One year after taking office, the new European Commission, chaired by Jean-Claude Juncker, has launched some of the most significant initiatives of its political program. Notable among the priorities established by the Juncker Commission are, firstly, Employment, Growth and Investment, which has been consolidated with the implementation of an ambitious Investment Plan known as the Juncker Plan.

The Investment Plan focuses on the elimination of obstacles to investment, the visibility of investment projects, technical support for those projects and smarter use of both new and existing financial resources. To achieve these goals, the plan operates in three areas of activity:

  • Mobilising investments of at least 315 billion euros in three years.
  • Supporting investment in the real economy.
  • Creating an investment-friendly environment.
  • Mobilising investments

The first goal involves mobilising investments (at least 315 billion euros by 2017), which is essentially coordinated through the European Fund for Strategic Investments (EFSI), which aims to address investment gaps which the market cannot finance alone, mobilising private investment in strategic initiatives in key areas such as infrastructures, education, research and innovation, as well as risk financing for Small- and Medium-Sized Enterprises (SMEs).

The EFSI has been operational since September and allows anybody (not only member States) to present projects directly to the European Investment Bank (EIB) to finance infrastructures and innovation, and also to the European Investment Fund (EIF) for projects involving financing for SMEs.

The projects for which financing is requested should have a high economic and social value in relation to the fulfilment of the political objectives of the EU, attract private capital in addressing market failures, be technically and economically viable and respect EU regulations on State aid.

Some examples of the Fund’s areas of priority action are:

  • Infrastructures (transport, energy, communication networks, environment and urban planning).
  • Education and training, health, R&D and innovation.
  • Renewable energies and energy efficiency.
  • Support for SMEs.

So far eight pre-funded projects have been established since the month of July 2015, three of which have Spanish participation: Abengoa (chemical process and biotechnology research project financed with 170 million out of a total of 340 million euros), Grifols (100 million for research into new health treatments) and the Spanish gas network (to receive 125 million euros through Redexis).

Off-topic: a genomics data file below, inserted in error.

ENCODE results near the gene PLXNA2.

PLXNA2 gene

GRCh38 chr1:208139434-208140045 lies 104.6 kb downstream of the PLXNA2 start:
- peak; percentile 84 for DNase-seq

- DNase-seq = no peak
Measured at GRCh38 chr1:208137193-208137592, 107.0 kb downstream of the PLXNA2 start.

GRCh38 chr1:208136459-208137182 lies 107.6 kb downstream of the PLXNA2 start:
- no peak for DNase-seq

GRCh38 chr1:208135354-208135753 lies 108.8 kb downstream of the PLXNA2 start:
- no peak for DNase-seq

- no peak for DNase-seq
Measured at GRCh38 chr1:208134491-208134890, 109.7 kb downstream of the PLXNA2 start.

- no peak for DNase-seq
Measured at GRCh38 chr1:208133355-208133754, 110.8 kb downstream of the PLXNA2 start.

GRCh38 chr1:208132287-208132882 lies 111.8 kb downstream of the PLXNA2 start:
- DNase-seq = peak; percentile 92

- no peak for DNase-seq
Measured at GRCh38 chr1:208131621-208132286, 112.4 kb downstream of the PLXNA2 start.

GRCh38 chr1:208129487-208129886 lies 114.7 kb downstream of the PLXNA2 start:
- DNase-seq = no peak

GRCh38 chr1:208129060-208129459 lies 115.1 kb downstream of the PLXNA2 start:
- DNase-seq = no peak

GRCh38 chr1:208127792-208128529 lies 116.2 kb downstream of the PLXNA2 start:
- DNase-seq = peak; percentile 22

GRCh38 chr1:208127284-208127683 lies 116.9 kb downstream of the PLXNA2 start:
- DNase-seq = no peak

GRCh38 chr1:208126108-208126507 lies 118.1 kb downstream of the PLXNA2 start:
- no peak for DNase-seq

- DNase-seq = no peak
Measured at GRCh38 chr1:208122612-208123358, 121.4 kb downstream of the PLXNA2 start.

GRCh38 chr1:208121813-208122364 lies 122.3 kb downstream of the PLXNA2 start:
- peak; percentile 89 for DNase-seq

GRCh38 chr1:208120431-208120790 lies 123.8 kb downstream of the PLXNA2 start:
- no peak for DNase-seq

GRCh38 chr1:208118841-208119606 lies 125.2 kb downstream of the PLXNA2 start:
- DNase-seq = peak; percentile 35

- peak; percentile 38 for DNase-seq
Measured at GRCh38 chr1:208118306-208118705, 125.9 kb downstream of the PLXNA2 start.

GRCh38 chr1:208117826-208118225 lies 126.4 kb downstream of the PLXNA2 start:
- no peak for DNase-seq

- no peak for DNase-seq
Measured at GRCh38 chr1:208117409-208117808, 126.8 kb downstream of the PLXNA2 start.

In October 2015 it was announced that as part of this Investment Plan access would be opened up to micro-enterprises, mobilising 237 million euros in loans to support 20,000 European micro-enterprises.

For the operation of the Fund the participation of private investors is essential. The private sector can participate by co-financing the project or by sharing the risks. Investors can also take part in the Investment Platform that will soon be established with the participation of certain collaborating banks.

  • Supporting investment in the real economy

The second area of the Commission’s Investment Plan is complementary to the first in that it proposes to support investment in the real economy.

Within this area support will be provided on the one hand through the European Investment Advisory Hub (EIAH), a joint initiative by the European Commission and the European Investment Bank, which aims to be a gateway for investment support that will make it possible to share best practices, acquired knowledge and real case studies in the field of project financing and management.

Another initiative to support investment is the European Investment Project Portal (EIPP), which will be launched at the end of 2015. The Portal is a transparent platform of viable projects that ensures that investors have access to reliable information on which to base their decisions. The aim is to give investors the confidence they need to pursue their projects and avoid possible obstacles or uncertainties.

  • Creating an investment-friendly environment

The third and final area of the Investment Plan focuses on creating an investment-friendly environment, with a proposal to improve the investment environment and financing conditions by progressing towards a Digital Single Market, an Energy Union and a Capital Markets Union.

Without doubt, the implementation of this Investment Plan during the mandate of the Juncker Commission until 2019 will provide huge business opportunities for both entrepreneurs and investors who can take advantage of the opportunity to receive the support offered by the European Union for private initiatives.